Grieving for live music’s lost venues

5 Mins read

Words by Georgia May Ivey – Audio package by Katrina Mirpuri


The first hint of Britain losing the great British pub dawned upon us some years back, sending pubs, their owners and their dogs into turmoil. Anarchy and court proceedings seemed to be the gloomy future for the publican.

Independent pub owners brought personality to their establishments and that it turn brought in the punters.

Those days have sadly passed and many of those independents have being replaced by chains such as the student favourite, Wetherspoons; pubs that churn out Jager bombs for £2 each now litter the streets of Britain.

Whilst students across the country cheered and roared in happiness that they could possibly last a whole night on a tenner, the rest of Britain mourned for their warm cosy dive that stole endless evenings from them.

At least they still had local music venues to devote their new spare time to, assuming, of course, that the privilege of having a music venue isn’t just too much of a privilege.

Why should you be able to lose your minds whilst listening to a young band revive the sounds of the seventies in a dark empty room? That’s just absurd.

And so it came to pass – after the demise of the independent pub, the local music venues soon followed suit.

The Sex Pissed Dolls

The Sex Pissed Dolls playing at The Square in Harlow on their 2015 tour [Martin Hesketh via Flickr CC]

As many as 40 per cent of music venues in London have closed down in the space of ten years, making people wonder what the industry will look like ten years from now.

Frank Turner has recently fronted the campaign to stop the closure of The Square in Harlow: “The Square is a good example of a small local venue run by good people for the right reasons. They’ve fostered a local scene there for many years now, as well as being a good stopping point for national and international touring bands.”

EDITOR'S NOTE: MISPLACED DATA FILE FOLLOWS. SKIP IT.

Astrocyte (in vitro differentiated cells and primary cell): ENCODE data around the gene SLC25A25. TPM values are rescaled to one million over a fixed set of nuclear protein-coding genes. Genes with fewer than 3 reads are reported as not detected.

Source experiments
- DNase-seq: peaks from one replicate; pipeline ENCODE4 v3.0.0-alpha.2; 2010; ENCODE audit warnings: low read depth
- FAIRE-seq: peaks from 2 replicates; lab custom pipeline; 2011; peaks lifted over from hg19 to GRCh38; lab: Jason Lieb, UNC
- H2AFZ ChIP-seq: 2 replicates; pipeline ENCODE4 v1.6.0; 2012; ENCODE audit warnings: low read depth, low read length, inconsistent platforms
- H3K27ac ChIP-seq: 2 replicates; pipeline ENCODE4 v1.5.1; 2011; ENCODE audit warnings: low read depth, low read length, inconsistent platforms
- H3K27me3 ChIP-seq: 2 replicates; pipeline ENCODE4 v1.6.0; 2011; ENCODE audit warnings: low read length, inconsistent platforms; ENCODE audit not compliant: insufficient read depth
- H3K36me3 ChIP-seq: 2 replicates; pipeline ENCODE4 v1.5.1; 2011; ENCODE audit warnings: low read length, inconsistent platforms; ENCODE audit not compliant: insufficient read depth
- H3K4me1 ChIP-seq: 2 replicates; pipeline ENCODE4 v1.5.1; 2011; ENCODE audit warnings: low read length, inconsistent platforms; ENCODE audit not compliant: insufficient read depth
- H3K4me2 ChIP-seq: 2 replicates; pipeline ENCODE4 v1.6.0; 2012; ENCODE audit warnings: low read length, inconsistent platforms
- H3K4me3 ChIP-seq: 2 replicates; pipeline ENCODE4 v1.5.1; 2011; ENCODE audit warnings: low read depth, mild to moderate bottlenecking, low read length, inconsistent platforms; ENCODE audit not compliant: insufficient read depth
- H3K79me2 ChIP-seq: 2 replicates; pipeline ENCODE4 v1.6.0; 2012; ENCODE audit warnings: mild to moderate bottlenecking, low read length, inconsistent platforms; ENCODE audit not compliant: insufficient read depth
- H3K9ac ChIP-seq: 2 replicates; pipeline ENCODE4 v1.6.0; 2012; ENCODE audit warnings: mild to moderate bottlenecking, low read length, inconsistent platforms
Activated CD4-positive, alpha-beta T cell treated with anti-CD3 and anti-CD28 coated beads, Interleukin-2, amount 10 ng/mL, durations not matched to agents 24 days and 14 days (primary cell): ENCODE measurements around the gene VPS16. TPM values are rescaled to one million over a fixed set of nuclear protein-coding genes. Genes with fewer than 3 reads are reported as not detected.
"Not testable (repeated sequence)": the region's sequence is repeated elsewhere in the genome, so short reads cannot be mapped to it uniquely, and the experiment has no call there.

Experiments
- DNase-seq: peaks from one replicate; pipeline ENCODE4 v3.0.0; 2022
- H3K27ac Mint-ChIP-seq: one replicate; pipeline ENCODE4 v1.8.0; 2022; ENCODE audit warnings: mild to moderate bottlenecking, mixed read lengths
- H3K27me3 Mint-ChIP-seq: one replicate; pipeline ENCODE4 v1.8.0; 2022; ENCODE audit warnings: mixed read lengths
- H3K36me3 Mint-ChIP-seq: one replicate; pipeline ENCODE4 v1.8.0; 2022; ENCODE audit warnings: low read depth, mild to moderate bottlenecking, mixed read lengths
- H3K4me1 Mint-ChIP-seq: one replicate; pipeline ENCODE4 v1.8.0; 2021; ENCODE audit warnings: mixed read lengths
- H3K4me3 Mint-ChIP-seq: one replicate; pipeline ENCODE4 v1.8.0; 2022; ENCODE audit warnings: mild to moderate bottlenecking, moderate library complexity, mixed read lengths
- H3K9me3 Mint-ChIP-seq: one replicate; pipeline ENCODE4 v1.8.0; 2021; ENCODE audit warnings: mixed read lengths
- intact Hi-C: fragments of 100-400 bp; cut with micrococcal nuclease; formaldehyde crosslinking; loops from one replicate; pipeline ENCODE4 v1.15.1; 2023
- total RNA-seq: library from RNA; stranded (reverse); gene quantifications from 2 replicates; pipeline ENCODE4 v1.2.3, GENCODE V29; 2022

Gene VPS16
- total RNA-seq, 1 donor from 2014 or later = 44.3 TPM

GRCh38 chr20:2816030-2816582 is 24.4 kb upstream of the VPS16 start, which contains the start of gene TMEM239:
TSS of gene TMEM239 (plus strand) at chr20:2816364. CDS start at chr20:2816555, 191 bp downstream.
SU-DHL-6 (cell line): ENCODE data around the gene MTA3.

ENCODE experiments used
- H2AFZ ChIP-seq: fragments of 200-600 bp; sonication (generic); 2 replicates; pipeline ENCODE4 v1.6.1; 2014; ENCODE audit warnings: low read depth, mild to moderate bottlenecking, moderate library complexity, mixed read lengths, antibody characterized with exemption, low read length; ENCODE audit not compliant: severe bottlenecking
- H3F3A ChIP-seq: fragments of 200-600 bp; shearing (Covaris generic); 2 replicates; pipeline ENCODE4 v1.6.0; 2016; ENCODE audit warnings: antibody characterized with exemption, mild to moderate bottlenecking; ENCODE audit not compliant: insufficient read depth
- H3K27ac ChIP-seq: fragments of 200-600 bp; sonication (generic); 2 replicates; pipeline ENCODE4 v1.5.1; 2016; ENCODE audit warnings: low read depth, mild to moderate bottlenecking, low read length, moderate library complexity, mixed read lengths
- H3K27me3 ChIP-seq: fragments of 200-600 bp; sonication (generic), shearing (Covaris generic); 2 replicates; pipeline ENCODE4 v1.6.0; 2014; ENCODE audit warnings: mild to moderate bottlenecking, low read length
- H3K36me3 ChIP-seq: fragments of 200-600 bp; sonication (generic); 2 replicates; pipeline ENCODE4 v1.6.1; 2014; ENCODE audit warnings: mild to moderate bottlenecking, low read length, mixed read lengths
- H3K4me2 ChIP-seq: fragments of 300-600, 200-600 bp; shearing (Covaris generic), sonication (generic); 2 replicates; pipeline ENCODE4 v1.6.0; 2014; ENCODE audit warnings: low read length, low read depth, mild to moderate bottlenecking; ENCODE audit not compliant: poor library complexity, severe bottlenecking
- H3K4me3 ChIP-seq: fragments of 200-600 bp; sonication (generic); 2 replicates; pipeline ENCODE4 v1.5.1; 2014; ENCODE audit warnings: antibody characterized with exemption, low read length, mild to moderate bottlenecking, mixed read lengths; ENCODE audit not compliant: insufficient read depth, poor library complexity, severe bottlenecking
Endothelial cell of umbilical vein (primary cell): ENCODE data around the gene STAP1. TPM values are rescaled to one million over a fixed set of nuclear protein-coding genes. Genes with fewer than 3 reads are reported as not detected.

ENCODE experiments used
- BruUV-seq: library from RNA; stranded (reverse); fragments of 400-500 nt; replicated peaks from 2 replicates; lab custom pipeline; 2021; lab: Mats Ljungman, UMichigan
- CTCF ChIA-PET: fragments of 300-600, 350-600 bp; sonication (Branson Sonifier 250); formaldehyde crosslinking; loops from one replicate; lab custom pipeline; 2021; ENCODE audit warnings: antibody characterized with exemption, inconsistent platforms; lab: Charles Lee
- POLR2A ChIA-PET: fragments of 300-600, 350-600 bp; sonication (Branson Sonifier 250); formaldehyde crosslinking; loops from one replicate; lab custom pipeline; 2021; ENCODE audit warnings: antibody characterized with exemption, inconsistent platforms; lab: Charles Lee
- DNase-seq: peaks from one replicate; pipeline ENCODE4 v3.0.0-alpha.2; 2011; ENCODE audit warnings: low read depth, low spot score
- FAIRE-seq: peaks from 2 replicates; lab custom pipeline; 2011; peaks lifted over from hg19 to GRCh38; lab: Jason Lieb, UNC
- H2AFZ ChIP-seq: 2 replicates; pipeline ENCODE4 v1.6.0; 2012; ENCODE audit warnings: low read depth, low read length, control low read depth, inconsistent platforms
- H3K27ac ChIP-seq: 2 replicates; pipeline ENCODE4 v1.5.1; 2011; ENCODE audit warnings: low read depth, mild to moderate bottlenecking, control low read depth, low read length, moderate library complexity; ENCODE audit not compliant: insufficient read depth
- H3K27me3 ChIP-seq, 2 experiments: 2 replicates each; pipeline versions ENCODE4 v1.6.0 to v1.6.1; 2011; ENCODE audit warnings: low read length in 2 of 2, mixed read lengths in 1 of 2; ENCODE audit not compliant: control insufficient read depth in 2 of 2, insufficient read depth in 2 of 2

Turner sees many benefits the venue has brought to the area: “The Square in particular has been great, in that it also run various local community efforts as well. I played there a bunch growing up, first with my old band Million Dead and later as a solo artist. I’d be very sad to see it go”.

Venues that once ‘did it for the love’ are now threatened by ruthless developers and their never ending supply of money.

Refurbishment of every nook and cranny of the country is most definitely on the agenda and it is changing the music industry for the worst.

We are fast becoming a generation of stiletto wearing sheep, being herded into neon barns. What happened to the Harrington-wearing heroes of yesterday? We can only hope that tatty pubs will always have a place in the punters hearts.

We, the punter, want to see little notches of character in the walls where Derek got mad at Gary for hitting on Barbara during a small Stone Roses gig. These smaller venues tell a tale, they feel lived in.

The band Peace

Peace are one band who recognise the value of smaller music venues [Real Life PR]

Birmingham band, Peace, understand the importance of smaller venues – singer Harrison Koisser and drummer Dominic Boyce gave us a list of their favourite smaller venues, most of which have already been stolen by property development.

They believe that these venues are in fact the foundations of the music industry, and that bands won’t be able to exist without being able to tour in these places, being that they are the only form of excitement you can make without having connections in the pop industry.